*Editor’s note: This article was updated 6/11/13 with additional information provided by MnROAD engineers.
You’re probably aware that MnDOT recently kicked off its 2013 construction season, comprising $1.1 billion in new transportation investments in more than 300 projects across Minnesota. What you might not know is that another MnDOT construction season has begun at MnROAD, the department’s unique, high-tech pavement test facility located near Albertville, Minn.
MnROAD serves as a proving ground for innovative pavement designs, equipment and construction techniques that help transportation professionals all over the world strengthen roads, cut costs, and reduce construction times. It has a two test tracks — a 3.5- mile mainline carrying “live” traffic and a 2.5-mile closed-loop, low-volume roadway — that are used for state, university and private industry pavement research. These tracks are made up of dozens of individual “cells,” which are unique stretches of pavement each representing several research projects.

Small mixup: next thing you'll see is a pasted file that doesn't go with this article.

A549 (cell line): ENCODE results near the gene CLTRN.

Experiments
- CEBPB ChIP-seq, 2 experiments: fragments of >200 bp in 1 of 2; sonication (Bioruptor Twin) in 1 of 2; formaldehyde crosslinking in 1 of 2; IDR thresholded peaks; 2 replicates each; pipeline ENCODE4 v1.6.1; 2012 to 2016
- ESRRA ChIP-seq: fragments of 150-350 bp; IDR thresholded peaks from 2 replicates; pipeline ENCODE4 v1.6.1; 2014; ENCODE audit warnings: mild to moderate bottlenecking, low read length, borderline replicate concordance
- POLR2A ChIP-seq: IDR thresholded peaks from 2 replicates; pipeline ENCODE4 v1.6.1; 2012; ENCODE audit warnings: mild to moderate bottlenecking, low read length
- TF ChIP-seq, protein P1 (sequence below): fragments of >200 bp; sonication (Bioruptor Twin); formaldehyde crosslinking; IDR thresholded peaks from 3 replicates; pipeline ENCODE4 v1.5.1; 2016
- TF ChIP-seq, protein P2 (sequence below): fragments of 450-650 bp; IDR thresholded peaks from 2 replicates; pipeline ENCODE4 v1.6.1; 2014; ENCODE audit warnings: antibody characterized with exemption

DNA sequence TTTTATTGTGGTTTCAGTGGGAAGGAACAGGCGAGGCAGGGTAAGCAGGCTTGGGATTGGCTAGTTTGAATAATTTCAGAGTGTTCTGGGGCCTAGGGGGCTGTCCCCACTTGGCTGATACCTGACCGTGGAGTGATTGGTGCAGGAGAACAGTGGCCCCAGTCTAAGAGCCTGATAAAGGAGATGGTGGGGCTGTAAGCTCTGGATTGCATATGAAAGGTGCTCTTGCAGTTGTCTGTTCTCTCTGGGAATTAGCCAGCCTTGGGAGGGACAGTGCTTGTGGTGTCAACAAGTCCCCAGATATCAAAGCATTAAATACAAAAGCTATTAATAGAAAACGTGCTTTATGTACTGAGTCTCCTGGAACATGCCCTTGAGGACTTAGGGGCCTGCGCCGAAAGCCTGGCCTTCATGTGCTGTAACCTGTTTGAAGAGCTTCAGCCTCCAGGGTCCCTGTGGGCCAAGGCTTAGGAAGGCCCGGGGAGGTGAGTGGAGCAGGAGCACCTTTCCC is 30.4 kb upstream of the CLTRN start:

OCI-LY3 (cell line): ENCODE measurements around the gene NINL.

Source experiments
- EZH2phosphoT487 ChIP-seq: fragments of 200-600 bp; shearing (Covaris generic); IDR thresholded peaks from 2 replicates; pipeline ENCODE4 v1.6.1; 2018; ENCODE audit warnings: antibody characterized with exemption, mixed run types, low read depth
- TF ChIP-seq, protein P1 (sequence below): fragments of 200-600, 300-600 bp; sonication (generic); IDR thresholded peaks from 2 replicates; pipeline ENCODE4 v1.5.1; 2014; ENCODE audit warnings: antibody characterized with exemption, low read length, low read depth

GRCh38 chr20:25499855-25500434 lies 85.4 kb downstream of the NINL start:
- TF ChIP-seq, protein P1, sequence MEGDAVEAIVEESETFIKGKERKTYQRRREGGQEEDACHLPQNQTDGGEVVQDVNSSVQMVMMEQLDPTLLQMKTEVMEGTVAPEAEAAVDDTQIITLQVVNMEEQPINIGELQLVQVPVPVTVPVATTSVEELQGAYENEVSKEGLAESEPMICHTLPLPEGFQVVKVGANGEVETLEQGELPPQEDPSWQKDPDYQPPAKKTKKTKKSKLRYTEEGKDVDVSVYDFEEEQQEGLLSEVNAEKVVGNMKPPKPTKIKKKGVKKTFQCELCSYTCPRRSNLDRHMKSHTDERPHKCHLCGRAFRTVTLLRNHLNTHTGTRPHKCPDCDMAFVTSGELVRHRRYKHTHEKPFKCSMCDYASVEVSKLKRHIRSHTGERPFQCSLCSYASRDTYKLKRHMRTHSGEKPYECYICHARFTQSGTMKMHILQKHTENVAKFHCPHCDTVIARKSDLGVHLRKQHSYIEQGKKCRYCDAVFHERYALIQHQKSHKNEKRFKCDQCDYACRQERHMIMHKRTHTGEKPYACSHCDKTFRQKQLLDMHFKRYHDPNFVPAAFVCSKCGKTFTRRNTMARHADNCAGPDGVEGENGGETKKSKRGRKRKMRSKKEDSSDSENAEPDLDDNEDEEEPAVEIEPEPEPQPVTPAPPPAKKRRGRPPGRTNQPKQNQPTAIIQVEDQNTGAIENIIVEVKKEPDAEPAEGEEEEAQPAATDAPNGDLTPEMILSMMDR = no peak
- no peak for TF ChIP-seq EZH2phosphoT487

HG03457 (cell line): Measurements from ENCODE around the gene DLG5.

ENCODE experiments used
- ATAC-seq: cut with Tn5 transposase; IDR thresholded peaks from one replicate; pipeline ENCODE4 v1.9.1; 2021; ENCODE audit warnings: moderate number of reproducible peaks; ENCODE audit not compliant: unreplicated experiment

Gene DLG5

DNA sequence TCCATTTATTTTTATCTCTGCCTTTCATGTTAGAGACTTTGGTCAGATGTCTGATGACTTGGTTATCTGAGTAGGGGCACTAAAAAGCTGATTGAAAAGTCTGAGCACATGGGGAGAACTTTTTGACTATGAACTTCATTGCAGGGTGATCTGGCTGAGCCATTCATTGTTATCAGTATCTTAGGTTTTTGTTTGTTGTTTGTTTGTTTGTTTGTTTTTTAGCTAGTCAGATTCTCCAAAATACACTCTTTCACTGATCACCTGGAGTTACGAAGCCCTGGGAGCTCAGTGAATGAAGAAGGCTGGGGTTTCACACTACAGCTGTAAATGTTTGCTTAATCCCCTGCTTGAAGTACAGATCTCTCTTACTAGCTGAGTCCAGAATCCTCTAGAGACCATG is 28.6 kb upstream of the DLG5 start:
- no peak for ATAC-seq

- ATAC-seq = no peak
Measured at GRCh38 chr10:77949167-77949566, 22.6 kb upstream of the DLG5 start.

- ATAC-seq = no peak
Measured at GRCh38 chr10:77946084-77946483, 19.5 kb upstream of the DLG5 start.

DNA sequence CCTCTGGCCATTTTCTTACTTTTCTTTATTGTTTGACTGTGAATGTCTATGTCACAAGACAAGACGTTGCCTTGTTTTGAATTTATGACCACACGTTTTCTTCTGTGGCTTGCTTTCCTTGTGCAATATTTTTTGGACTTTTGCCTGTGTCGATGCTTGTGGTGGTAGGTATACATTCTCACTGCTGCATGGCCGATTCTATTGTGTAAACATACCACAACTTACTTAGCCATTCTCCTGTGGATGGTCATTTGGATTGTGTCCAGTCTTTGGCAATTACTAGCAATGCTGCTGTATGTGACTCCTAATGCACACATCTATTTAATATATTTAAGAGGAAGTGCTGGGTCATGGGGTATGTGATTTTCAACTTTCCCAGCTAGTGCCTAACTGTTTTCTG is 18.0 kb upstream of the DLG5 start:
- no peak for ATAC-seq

This summer, several test cells are being torn up and repaved. Cell 40, a 20-year-old concrete pavement, will receive an innovative 3-inch thick unbonded concrete overlay. To increase the capacity of such a thin overlay , a fiber-reinforced concrete mixture will be used. To separate and cushion the thin overlay from the existing concrete, two different thicknesses of nonwoven geotextile fabric will be laid. This will help MnROAD researchers to understand how much cushioning is needed, as well as the drainage capacity of each fabric. Fabric interlayers are gaining popularity as an alternative to asphalt interlayers.
Thin concrete overlays of asphalt, commonly known as whitetoppings, will also be used to reconstruct Cells 60-63. Similar to Cell 40, fiber reinforced concrete will be used to test its benefit in supplementing load transfer at joints and across cracks. Pavement built with this material will be strengthened by the fiber, prolonging a road’s lifespan, and potentially allowing for thinner concrete pavements. Findings from Cells 40 and 60-63 support the ongoing development of improved design procedures for concrete overlays.
Cell 13 reconstruction is using recycled concrete aggregate provided by the contractor’s stockpile from other pavement projects. The concrete from the stockpile will be included in the concrete mix — a new practice to understand how to better recycle paving materials and ascertain the cost and benefits of this practice. Cell 13 will also be testing two innovative types of preformed joint sealants, and several joints drained by geotextile drains.